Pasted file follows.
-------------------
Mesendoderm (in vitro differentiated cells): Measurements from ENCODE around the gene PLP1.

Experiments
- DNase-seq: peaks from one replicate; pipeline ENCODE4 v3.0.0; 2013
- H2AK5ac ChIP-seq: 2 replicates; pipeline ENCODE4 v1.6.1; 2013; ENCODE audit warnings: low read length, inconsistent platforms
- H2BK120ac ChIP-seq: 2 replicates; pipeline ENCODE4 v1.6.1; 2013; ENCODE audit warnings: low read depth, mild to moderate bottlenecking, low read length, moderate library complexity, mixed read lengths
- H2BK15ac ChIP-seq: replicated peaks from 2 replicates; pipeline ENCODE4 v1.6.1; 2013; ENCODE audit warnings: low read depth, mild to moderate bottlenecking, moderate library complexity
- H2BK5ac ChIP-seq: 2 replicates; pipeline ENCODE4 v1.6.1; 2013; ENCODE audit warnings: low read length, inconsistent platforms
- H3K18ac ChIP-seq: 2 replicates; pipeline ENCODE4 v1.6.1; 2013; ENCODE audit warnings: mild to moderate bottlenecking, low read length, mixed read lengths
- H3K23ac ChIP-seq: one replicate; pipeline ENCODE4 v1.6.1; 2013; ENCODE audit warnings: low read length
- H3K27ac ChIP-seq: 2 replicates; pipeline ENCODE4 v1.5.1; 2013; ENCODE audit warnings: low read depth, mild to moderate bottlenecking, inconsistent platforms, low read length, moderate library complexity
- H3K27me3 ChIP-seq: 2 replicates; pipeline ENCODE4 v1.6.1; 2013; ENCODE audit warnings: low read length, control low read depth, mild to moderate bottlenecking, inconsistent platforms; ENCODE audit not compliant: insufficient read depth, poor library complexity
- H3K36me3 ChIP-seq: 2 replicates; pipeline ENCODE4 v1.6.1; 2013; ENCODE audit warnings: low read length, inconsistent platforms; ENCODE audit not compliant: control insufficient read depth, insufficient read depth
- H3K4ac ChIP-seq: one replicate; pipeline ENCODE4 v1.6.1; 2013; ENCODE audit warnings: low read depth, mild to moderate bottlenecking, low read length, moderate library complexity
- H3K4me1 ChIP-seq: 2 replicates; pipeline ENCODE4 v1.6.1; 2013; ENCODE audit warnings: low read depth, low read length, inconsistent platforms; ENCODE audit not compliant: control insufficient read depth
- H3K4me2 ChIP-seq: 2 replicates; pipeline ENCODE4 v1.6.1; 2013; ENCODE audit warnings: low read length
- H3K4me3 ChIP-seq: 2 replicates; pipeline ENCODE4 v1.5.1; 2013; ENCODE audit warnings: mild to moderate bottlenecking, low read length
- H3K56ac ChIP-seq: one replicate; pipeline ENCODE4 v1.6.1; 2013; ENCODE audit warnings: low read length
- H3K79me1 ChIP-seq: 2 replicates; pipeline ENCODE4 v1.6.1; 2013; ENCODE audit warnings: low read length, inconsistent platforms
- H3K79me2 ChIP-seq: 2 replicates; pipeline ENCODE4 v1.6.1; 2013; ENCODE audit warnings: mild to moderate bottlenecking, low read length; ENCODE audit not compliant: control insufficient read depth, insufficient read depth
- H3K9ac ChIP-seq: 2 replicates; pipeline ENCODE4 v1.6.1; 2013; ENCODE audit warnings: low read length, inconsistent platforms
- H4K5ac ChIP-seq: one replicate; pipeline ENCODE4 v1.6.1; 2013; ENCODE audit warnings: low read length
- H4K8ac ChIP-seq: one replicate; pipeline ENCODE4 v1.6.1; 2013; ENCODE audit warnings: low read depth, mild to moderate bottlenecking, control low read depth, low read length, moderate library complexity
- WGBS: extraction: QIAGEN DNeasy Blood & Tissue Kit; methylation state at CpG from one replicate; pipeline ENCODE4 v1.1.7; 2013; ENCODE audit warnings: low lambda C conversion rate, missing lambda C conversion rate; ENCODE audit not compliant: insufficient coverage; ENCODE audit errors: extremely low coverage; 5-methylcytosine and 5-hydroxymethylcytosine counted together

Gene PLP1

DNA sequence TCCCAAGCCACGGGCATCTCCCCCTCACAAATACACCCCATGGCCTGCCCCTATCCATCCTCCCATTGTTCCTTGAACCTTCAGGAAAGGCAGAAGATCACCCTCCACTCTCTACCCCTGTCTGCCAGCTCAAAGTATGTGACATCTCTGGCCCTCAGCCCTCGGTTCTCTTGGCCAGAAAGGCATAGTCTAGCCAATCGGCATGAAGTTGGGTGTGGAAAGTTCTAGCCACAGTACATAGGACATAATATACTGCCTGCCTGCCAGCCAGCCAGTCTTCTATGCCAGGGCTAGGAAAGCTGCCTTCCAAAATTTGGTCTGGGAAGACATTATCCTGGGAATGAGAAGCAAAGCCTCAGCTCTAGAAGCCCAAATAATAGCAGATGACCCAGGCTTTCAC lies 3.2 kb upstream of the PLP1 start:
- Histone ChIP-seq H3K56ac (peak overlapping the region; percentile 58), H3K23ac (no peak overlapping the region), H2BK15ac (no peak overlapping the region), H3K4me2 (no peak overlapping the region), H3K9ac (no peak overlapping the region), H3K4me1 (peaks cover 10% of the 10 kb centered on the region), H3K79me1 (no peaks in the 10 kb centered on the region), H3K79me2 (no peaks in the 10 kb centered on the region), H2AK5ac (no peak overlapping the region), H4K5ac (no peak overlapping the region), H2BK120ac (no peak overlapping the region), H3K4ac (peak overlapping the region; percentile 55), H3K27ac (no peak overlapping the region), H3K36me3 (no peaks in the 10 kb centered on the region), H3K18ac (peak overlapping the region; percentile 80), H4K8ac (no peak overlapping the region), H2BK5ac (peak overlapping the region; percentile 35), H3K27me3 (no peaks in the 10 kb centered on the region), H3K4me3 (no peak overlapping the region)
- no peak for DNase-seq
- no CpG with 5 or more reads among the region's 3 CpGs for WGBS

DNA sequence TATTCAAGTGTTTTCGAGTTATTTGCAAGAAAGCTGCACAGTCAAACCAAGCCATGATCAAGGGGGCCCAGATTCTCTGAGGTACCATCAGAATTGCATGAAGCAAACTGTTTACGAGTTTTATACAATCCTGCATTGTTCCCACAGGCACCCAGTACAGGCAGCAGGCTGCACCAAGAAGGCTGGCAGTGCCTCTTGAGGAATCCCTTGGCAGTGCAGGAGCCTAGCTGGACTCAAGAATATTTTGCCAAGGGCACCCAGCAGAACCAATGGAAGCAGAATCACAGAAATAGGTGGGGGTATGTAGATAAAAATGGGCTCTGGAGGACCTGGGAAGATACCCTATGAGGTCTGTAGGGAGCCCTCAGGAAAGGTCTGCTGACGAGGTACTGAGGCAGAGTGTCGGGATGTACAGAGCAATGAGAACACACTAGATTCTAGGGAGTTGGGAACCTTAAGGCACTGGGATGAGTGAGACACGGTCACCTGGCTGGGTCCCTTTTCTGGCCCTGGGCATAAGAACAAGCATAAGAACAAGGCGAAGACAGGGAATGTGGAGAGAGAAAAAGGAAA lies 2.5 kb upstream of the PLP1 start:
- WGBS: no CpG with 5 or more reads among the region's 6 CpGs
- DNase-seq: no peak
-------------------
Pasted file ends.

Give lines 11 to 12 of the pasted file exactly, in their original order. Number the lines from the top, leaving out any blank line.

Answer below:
- H3K27me3 ChIP-seq: 2 replicates; pipeline ENCODE4 v1.6.1; 2013; ENCODE audit warnings: low read length, control low read depth, mild to moderate bottlenecking, inconsistent platforms; ENCODE audit not compliant: insufficient read depth, poor library complexity
- H3K36me3 ChIP-seq: 2 replicates; pipeline ENCODE4 v1.6.1; 2013; ENCODE audit warnings: low read length, inconsistent platforms; ENCODE audit not compliant: control insufficient read depth, insufficient read depth